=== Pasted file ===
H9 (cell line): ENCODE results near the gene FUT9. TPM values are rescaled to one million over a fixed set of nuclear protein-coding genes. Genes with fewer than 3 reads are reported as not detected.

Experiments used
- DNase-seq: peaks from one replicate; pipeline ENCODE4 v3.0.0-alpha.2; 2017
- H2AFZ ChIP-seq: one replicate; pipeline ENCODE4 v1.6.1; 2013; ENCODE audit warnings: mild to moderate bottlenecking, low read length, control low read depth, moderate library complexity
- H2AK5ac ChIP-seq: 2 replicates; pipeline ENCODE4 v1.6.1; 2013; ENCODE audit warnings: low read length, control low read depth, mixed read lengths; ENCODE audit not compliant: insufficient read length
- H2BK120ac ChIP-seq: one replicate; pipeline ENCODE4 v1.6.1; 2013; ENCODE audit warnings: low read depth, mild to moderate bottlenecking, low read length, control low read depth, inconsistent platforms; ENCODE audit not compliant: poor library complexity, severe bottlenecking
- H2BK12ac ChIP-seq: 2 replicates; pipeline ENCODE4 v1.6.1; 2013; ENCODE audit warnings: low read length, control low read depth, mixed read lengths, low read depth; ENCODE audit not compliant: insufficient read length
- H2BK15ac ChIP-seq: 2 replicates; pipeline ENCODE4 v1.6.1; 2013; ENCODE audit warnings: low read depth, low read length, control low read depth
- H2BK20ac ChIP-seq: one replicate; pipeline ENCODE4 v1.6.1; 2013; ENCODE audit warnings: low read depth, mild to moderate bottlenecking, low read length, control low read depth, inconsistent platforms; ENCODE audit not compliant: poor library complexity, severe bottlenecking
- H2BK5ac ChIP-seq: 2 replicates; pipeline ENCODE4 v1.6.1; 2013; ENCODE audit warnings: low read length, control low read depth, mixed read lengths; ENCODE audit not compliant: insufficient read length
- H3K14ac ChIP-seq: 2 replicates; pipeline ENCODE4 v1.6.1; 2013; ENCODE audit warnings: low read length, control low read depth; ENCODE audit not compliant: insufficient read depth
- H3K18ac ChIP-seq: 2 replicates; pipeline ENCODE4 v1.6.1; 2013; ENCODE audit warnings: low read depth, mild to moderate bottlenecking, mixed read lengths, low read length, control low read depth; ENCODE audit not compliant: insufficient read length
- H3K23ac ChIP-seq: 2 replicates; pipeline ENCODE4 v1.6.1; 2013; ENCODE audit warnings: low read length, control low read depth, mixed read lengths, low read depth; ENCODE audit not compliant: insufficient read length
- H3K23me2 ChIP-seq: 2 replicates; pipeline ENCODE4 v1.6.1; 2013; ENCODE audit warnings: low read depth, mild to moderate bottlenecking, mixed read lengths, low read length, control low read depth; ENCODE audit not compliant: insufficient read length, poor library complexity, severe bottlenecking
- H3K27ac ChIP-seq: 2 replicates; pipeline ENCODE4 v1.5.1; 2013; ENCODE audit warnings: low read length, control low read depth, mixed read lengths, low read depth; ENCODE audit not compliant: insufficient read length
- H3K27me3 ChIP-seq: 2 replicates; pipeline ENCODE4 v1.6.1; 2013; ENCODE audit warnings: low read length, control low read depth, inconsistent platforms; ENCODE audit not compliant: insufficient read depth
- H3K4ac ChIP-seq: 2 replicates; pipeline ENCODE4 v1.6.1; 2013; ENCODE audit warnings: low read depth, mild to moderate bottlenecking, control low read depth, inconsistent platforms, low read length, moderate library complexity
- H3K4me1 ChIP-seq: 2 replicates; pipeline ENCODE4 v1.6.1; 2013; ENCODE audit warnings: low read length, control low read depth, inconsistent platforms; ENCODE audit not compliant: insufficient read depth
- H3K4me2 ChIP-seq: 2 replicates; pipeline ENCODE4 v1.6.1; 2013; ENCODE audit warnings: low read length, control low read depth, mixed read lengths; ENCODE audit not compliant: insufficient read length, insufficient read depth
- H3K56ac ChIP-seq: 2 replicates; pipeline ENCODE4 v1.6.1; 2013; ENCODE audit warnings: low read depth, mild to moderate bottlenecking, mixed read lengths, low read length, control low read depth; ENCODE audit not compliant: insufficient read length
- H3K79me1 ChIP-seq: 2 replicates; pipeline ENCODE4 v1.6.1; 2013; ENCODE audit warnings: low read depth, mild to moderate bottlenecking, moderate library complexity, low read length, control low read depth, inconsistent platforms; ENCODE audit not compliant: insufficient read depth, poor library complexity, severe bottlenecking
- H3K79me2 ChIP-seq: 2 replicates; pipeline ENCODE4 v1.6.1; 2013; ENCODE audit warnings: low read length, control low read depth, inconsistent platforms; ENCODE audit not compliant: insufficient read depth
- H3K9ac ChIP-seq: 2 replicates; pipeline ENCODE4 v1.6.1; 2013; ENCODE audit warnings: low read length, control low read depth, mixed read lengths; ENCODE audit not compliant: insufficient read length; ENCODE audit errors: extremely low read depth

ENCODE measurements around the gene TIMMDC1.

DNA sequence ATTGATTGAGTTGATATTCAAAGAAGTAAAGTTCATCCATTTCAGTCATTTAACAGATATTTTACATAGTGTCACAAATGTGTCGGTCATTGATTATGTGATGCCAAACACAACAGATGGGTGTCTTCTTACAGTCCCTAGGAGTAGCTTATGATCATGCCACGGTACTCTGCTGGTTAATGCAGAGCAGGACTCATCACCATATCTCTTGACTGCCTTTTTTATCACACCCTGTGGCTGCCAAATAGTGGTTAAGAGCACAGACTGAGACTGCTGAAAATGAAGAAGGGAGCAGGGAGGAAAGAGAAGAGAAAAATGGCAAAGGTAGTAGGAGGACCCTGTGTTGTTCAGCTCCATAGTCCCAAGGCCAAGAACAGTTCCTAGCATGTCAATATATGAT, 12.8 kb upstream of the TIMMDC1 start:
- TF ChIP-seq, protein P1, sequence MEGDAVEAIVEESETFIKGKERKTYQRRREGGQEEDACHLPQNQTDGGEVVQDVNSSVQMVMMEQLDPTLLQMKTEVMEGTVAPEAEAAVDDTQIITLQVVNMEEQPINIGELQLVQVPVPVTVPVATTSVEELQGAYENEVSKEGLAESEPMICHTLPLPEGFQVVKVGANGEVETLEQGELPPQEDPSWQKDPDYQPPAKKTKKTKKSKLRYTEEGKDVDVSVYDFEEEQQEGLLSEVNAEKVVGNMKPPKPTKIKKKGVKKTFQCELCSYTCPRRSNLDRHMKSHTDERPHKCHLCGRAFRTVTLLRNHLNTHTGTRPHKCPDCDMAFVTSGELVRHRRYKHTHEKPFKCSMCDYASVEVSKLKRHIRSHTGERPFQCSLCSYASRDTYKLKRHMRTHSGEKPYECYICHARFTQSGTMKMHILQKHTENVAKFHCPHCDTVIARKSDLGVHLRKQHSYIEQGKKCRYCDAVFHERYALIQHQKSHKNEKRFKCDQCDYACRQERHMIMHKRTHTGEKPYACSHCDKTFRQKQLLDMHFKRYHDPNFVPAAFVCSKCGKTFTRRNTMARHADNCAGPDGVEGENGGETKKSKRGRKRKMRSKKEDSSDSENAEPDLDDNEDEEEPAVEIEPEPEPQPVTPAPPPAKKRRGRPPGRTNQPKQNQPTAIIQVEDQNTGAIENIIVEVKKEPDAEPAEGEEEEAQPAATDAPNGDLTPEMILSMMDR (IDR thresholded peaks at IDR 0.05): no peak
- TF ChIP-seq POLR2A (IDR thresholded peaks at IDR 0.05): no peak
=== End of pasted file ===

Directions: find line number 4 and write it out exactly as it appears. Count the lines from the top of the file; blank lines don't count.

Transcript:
- H2AFZ ChIP-seq: one replicate; pipeline ENCODE4 v1.6.1; 2013; ENCODE audit warnings: mild to moderate bottlenecking, low read length, control low read depth, moderate library complexity